4.20.15–>”What Determines What You remember & What You Forget?”

“That’s What Turns Me On About You. Your Attention To Detail.” -Ace Ventura


Proverbs 4:1-2

Listen, children, to a father’s instruction, and be attentive that you may gain insight; for I give you good precepts: do not forsake my teaching.

OK, here’s the last section of brain science memory stuff. Hopefully it will tie it all together and reveal where it was all heading.

What determines what we remember and what we forget? The key to memory consolidation is attentiveness.

Storing explicit memories, and equally important, making connections between them requires strong mental concentration, amplified by repetition or intense intellectual or emotional engagement. The sharper the attention, the sharper the memory. Think of your sharpest memories. I know for me it’s the stuff I was most lasered into at the time, in the moment. Whenever I’ve studied something, at the exclusion of all else around me, that memory is burned into me a hundredfold opposed to those where I may have been drifting/unfocused/divided.

(As a kid I remember studying Star Wars magazines intensely over and over and over, as well as reading about how the movies were made whenever I could. To this day I have quite the plethora of Star Wars knowledge in my head that I could not get rid of If I wanted to. It’s actually ridiculous on some level how much I know and have retained about the Star Wars universe, but it does show me tangibly what this science is telling us these days.)

“For a memory to persist,” writes Eric Kandel, ” the incoming information must be thoroughly and deeply processed. This is accomplished by attending to the information and associating it meaningfully and systematically with knowledge already well established in memory.”

If we’re unable to attend to the info in our working memory, then it lasts only as long as the neurons that hold it maintain their electric charge–which is only a few seconds.

But attention…

Attention is a “genuine physical state” despite how ethereal it may sound.

Attention is a different ballgame. Paying focused attention sets off a chemical chain reaction in the brain solidifying it and jump starting the consolidation of explicit memory. Example: You don’t hear people much say, “No, I don’t really remember much about the time my first child was born.” Generally, you remember it intensely because you were paying so much attention to the moment, not thinking of what you needed to pick up at the store later. At least you moms were totally tuned in, I’m guessing!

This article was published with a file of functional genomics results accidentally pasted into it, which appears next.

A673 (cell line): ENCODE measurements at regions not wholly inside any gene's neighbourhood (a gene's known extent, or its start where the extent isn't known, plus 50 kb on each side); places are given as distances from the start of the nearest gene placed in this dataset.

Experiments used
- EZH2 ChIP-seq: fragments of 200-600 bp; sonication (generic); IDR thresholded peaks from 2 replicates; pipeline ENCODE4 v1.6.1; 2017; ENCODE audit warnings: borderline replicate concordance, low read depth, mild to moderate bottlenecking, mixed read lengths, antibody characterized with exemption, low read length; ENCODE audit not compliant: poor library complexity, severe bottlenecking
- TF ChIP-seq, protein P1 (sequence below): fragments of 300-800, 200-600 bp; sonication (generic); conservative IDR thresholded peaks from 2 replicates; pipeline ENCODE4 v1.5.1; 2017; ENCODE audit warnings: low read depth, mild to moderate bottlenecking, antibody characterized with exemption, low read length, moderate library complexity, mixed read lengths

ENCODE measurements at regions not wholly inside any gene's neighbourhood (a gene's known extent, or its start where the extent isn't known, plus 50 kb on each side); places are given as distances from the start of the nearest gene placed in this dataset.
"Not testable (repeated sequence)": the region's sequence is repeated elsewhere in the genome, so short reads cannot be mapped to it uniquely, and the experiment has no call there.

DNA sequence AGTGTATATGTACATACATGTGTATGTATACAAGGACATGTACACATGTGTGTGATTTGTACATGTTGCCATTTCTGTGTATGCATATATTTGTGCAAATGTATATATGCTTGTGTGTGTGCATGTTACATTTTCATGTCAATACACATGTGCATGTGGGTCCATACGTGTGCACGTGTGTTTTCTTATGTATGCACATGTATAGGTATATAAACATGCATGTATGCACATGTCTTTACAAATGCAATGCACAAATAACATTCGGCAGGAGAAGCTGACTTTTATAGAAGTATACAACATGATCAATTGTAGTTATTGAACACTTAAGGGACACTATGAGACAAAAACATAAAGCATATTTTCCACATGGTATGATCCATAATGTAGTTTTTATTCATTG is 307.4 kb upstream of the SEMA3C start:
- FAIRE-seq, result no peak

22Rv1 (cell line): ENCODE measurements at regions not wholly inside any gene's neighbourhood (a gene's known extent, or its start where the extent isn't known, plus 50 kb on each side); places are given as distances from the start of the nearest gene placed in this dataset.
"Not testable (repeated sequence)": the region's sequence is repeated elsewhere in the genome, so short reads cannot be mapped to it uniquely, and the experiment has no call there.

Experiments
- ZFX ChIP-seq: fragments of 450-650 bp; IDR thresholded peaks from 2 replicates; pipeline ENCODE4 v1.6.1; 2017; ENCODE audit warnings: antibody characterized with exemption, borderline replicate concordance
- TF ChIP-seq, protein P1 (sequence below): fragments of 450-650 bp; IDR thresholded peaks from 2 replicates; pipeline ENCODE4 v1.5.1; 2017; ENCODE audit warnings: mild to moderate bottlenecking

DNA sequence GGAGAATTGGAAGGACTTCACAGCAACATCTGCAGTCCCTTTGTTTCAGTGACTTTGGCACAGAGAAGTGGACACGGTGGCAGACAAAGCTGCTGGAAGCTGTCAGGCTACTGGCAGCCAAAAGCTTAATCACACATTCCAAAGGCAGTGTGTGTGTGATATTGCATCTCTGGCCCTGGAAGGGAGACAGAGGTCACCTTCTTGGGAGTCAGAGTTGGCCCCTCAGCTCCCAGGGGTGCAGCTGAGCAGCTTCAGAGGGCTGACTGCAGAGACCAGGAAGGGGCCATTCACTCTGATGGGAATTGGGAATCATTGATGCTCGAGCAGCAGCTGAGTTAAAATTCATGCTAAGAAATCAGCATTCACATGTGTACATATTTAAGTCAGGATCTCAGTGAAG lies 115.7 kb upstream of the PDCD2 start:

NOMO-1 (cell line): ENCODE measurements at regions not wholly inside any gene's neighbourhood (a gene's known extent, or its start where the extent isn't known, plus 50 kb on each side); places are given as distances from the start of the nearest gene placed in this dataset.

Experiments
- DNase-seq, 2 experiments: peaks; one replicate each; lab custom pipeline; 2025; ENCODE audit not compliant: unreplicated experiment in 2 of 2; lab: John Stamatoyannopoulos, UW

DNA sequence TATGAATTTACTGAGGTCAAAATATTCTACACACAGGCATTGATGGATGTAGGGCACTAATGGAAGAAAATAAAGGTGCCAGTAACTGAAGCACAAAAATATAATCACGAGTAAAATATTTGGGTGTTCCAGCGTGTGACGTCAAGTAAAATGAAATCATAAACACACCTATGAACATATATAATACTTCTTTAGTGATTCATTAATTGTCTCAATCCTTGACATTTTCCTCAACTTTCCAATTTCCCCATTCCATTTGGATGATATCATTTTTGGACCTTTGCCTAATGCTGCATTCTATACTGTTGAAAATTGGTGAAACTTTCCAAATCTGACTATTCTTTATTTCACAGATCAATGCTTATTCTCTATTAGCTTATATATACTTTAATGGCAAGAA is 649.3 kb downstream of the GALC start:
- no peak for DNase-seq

The influx of competing messages we receive when we go online and what not overloads our working memory. It makes it tough for our frontal lobes to concentrate our attention on any one thing.  The process of memory consolidation can’t even get off the ground. And since our brains adapt so amazingly, we train our brains to be distracted–to process info very quickly and efficiently but without sustained attention. That explains why many of us feel it difficult to concentrate even when we’re away from our computer.

“Our brains become adept at forgetting, inept at remembering.”

God has granted us command over our attention.

“Learning how to think really means how to exercise some control over how and what you think,” said the novelist David Wallace Foster in a commencement address in 2005. “It means being conscious and aware enough to choose what you pay attention to and to choose how you construct meaning from experience.” We cede control over our attention at our own peril. Everything that neuroscientists have discovered about the cellular and molecular workings of the human brain underscores that point.

What is always playing in your mind? Or better maybe, what do you allow to always be playing in your mind? What is your life’s soundtrack?

May I suggest a nice soundtrack to start each day?

Let the morning bring me word of Your unfailing love.
God is good. His creation is good.
God only wants what is best for me.
Everything is either done or permitted by God in order to bring me to perfection.

I have found journaling to be an enriching experience of reflection and calm. I love the comparison of a calm mind to a very still lake. You throw in just a pebble and it is very noticeable, easy to pay attention to. But throw a rock into a turbulent lake, and you will hardly notice it, if at all. When we are single-mindedly focused, we are calm and able to see and notice what is really around and within us.

In the Name of Jesus,
Soli Deo Gloria

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